For electricity customers, the Independent Pricing & Regulatory Tribunal is delivering another price rise for 2013-14 – but this is “only” of the order of three percent as network cost pressures abate and green scheme burdens don’t increase.
The news in the gas sector is less sanguine.
AGL Energy wanted a price rise of 10.7 per cent for 2013-14 for its residential and small business gas customers, who make up 80 per cent of the State market, but IPART wouldn’t come at this – it has set the increase at 9.2 per cent.
When the smaller price rises it has granted ActewAGL and Origin Energy for rural and regional areas are factored in, the State average is 8.6 per cent – which is what IPART has chosen to highlight in its media statement.
This is the second year running for large gas price rises and the cause is not yet soaring wholesale costs. Rather, it relates to what the energy retailers must pay to have gas delivered through the low pressure distribution network to homes and businesses.
These costs, like power network charges, are regulated by the Australian Energy Regulator and they make up 50 per cent of the final bill.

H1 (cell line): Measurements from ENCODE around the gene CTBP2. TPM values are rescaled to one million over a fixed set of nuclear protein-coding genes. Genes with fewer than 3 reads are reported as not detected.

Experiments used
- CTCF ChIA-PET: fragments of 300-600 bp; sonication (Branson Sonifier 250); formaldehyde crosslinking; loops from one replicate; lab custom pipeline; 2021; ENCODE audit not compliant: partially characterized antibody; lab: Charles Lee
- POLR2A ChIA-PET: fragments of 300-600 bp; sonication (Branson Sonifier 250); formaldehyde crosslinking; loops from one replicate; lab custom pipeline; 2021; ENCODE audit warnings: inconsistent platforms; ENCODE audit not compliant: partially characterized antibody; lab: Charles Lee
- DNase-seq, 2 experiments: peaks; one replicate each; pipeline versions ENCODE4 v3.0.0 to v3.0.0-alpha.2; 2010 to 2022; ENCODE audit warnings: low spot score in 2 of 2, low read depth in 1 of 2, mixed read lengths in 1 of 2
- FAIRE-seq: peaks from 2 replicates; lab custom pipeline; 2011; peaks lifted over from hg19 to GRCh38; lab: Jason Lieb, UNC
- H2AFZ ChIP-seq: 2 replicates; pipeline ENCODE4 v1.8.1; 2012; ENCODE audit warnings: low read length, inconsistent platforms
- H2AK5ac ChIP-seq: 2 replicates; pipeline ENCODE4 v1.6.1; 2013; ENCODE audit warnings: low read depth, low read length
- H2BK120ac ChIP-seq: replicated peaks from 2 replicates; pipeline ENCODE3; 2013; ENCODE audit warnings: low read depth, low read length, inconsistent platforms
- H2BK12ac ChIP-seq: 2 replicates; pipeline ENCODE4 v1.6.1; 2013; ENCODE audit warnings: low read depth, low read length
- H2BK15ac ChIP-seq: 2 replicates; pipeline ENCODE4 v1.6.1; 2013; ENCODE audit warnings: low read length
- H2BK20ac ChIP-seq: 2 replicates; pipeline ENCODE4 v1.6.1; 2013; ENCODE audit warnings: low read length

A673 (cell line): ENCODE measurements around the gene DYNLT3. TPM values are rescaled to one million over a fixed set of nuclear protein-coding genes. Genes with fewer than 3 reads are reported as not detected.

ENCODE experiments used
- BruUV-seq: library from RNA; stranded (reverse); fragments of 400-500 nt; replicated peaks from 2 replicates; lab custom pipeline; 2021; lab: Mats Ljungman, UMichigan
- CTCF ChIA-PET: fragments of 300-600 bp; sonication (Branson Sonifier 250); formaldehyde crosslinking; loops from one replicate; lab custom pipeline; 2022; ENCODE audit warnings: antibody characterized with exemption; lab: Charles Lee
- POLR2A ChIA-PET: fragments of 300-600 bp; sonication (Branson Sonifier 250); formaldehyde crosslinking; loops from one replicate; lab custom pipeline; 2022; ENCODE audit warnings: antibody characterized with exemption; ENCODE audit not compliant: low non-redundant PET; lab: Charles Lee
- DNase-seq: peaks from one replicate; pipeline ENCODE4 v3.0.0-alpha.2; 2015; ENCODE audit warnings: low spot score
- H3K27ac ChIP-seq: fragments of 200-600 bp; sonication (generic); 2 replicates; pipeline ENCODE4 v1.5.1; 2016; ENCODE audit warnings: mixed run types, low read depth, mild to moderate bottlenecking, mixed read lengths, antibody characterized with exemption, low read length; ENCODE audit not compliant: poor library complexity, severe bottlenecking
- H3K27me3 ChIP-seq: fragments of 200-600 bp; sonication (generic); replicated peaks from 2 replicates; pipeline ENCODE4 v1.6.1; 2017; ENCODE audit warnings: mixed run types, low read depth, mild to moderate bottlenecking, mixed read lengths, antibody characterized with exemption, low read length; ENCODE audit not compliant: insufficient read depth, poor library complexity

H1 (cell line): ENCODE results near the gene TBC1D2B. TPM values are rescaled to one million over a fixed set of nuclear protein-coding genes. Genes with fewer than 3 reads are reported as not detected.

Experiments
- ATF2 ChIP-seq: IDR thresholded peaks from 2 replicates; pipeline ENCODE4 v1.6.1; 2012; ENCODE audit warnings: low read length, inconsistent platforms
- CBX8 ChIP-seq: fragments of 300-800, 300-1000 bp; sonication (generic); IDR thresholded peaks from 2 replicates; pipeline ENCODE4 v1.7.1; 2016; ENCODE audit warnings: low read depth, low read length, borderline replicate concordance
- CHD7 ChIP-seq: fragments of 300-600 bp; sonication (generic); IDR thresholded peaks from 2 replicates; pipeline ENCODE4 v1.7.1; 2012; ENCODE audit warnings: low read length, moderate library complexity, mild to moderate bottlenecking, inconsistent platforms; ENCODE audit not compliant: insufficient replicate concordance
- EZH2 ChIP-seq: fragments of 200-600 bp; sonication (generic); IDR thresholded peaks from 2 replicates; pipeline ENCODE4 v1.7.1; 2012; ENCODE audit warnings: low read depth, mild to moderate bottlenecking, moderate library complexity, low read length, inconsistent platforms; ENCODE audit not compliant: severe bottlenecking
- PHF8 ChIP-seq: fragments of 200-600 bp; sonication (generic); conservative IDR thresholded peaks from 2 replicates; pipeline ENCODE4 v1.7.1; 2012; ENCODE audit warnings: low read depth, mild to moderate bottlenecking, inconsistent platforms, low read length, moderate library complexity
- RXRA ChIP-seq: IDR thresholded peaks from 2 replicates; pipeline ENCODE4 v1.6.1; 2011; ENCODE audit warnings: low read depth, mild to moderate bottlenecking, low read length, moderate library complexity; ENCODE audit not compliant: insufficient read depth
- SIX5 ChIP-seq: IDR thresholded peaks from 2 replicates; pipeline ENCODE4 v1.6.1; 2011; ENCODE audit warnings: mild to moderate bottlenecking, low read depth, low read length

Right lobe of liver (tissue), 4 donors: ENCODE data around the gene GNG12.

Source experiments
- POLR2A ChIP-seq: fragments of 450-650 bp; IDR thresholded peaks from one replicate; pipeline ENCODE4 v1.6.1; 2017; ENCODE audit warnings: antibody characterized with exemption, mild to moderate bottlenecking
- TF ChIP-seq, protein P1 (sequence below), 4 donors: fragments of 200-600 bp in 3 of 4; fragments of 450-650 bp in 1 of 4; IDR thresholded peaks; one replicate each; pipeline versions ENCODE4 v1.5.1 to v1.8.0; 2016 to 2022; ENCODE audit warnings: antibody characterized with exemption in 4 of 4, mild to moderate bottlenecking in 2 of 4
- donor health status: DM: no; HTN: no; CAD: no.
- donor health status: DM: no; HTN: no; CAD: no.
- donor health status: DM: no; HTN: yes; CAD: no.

While declining to indicate prices for the period mid-2014 to mid-2016 owing to market uncertainties, IPART wants to send a message to consumers:
“We consider it likely,” it says, “that regulated retail prices will rise further, driven by sustained increases in gas network costs under determinations already in place and the structural changes likely to emerge in the wholesale gas market.
“The domestic market will be increasingly influenced by the international market (for LNG).”
Wholesale gas costs make up about 30 per cent of the final consumer bill, so a 50 per cent increase will flow through to users as a 15 per cent rise in their payments and a 100 per cent increase will deliver a 30 per cent rise.
The IPART take on the east coast wholesale gas market makes interesting reading.